Into the gap left by the Free Software Foundation's uncompleted HURD had stepped a Helsinki University student named Linus Torvalds. In 1991 he began developing a free Unix kernel for 386 machines using the Free Software Foundation's toolkit. His initial, rapid success attracted many Internet hackers to help him develop Linux, a full-featured Unix with entirely free and re-distributable sources.
Linux was not without competitors. In 1991, contemporaneously with Linus Torvalds's early experiments, William and Lynne Jolitz were experimentally porting the BSD Unix sources to the 386. Most observers comparing BSD technology with Linus's crude early efforts expected that BSD ports would become the most important free Unixes on the PC.
The most important feature of Linux, however, was not technical but sociological. Until the Linux development, everyone believed that any software as complex as an operating system had to be developed in a carefully coordinated way by a relatively small, tightly-knit group of people. This model was and still is typical of both commercial software and the great freeware cathedrals built by the Free Software Foundation in the 1980s; also of the freeBSD/netBSD/OpenBSD projects that spun off from the Jolitzes' original 386BSD port.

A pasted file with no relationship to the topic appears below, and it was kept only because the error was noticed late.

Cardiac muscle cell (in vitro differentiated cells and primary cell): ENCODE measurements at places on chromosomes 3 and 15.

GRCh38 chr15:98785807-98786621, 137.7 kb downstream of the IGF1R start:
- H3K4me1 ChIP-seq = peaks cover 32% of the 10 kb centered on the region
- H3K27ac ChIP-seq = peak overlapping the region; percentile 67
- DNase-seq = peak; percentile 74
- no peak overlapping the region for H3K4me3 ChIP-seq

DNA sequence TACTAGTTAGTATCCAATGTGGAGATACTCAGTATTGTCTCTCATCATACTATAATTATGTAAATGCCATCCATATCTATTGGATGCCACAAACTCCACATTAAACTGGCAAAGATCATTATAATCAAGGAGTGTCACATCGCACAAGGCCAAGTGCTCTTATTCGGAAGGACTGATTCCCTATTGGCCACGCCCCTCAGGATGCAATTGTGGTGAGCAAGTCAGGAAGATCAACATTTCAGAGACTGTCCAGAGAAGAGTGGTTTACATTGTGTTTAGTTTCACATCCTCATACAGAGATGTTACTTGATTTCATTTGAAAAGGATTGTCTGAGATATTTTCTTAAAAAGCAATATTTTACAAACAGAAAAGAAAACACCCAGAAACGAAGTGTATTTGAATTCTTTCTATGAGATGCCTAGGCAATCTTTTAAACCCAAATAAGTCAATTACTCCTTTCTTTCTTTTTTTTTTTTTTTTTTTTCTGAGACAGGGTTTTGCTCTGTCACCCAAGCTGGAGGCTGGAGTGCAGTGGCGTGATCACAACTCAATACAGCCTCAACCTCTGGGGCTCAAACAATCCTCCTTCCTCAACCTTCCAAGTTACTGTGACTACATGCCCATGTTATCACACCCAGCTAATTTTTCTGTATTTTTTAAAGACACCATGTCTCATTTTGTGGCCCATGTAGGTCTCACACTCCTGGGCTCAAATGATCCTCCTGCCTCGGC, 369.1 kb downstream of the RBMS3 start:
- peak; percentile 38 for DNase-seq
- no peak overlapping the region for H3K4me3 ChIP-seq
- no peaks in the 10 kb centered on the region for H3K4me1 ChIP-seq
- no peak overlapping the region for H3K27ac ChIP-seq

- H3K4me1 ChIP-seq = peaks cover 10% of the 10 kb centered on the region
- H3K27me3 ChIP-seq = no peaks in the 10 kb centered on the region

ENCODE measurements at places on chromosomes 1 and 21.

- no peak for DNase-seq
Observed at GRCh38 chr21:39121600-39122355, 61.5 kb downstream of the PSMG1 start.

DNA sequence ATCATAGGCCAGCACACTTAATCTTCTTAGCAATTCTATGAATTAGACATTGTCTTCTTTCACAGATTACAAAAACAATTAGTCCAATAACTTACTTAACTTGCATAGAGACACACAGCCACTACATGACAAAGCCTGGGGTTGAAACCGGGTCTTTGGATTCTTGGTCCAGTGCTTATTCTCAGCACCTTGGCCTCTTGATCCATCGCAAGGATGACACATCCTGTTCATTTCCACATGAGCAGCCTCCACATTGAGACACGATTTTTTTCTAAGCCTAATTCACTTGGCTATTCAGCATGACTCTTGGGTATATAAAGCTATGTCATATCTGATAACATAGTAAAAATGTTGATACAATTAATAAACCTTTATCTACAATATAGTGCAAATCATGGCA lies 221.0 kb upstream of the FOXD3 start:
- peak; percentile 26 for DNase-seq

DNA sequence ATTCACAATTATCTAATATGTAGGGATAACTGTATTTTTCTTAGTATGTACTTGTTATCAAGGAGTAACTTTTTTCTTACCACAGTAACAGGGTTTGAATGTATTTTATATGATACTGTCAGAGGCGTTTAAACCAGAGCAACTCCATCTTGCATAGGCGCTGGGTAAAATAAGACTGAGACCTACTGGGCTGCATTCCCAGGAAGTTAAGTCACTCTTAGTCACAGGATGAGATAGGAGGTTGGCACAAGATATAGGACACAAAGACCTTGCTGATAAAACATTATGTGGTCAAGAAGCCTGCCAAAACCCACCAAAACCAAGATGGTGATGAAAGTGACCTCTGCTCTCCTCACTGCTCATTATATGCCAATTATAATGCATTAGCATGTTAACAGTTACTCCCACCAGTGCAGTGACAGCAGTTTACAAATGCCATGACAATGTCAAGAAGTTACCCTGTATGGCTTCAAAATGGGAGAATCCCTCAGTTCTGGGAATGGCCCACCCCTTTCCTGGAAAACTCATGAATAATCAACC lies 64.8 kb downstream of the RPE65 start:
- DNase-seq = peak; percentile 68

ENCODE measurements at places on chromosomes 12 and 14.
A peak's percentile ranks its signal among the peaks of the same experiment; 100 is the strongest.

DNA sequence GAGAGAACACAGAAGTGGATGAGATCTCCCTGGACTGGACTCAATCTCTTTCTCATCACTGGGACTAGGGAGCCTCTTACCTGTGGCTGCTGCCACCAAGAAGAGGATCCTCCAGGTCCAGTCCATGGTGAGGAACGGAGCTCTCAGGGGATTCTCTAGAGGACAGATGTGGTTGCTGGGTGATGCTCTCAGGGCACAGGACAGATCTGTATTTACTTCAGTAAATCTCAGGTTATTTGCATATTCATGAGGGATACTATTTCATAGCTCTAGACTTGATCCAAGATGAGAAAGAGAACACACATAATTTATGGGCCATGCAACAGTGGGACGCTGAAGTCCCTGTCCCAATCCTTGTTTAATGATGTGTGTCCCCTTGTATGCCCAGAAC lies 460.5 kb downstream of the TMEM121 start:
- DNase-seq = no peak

Linux evolved in a completely different way. From nearly the beginning, it was rather casually hacked on by huge numbers of volunteers coordinating only through the Internet. Quality was maintained not by rigid standards or autocracy but by the naively simple strategy of releasing every week and getting feedback from hundreds of users within days, creating a sort of rapid Darwinian selection on the mutations introduced by developers. To the amazement of almost everyone, this worked quite well.
By late 1993 Linux could compete on stability and reliability with many commercial Unixes, and hosted vastly more software. It was even beginning to attract ports of commercial applications software. One indirect effect of this development was to kill off most of the smaller proprietary Unix vendors—without developers and hackers to sell to, they folded. One of the few survivors, BSDI (Berkeley Systems Design, Incorporated), flourished by offering full sources with its BSD-based Unix and cultivating close ties with the hacker community.
These developments were not much remarked on at the time even within the hacker culture, and not at all outside it. The hacker culture, defying repeated predictions of its demise, was just beginning to remake the commercial-software world in its own image. It would be five more years, however, before this trend became obvious.